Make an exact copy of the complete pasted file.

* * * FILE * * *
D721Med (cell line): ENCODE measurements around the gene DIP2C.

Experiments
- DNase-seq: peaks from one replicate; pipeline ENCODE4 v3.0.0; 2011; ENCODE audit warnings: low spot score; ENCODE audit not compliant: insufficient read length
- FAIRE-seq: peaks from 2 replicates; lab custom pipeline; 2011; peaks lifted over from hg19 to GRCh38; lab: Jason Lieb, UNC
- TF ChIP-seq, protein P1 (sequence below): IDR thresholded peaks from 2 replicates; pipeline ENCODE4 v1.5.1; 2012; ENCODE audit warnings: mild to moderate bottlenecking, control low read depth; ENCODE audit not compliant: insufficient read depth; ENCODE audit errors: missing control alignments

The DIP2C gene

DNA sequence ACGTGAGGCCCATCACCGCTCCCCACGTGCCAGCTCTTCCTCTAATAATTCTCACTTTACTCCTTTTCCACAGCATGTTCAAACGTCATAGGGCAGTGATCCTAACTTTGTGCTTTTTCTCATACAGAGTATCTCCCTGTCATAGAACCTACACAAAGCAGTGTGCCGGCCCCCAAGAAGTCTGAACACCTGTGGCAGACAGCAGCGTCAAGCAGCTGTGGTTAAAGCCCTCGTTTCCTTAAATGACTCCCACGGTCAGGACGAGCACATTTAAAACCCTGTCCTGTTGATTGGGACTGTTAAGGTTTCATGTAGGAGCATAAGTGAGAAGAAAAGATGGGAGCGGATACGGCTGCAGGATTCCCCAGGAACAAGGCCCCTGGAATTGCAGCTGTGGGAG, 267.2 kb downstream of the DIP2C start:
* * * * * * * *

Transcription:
D721Med (cell line): ENCODE measurements around the gene DIP2C.

Experiments
- DNase-seq: peaks from one replicate; pipeline ENCODE4 v3.0.0; 2011; ENCODE audit warnings: low spot score; ENCODE audit not compliant: insufficient read length
- FAIRE-seq: peaks from 2 replicates; lab custom pipeline; 2011; peaks lifted over from hg19 to GRCh38; lab: Jason Lieb, UNC
- TF ChIP-seq, protein P1 (sequence below): IDR thresholded peaks from 2 replicates; pipeline ENCODE4 v1.5.1; 2012; ENCODE audit warnings: mild to moderate bottlenecking, control low read depth; ENCODE audit not compliant: insufficient read depth; ENCODE audit errors: missing control alignments

The DIP2C gene

DNA sequence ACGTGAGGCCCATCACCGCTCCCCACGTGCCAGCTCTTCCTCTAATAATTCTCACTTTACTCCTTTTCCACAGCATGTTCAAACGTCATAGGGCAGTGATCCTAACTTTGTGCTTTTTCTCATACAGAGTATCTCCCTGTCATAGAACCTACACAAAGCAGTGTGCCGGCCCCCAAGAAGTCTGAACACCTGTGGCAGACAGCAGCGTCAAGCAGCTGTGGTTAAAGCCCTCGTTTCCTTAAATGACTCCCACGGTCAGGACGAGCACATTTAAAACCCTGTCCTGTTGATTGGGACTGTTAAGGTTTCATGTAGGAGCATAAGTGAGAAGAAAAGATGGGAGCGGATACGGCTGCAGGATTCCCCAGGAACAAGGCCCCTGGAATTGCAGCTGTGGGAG, 267.2 kb downstream of the DIP2C start: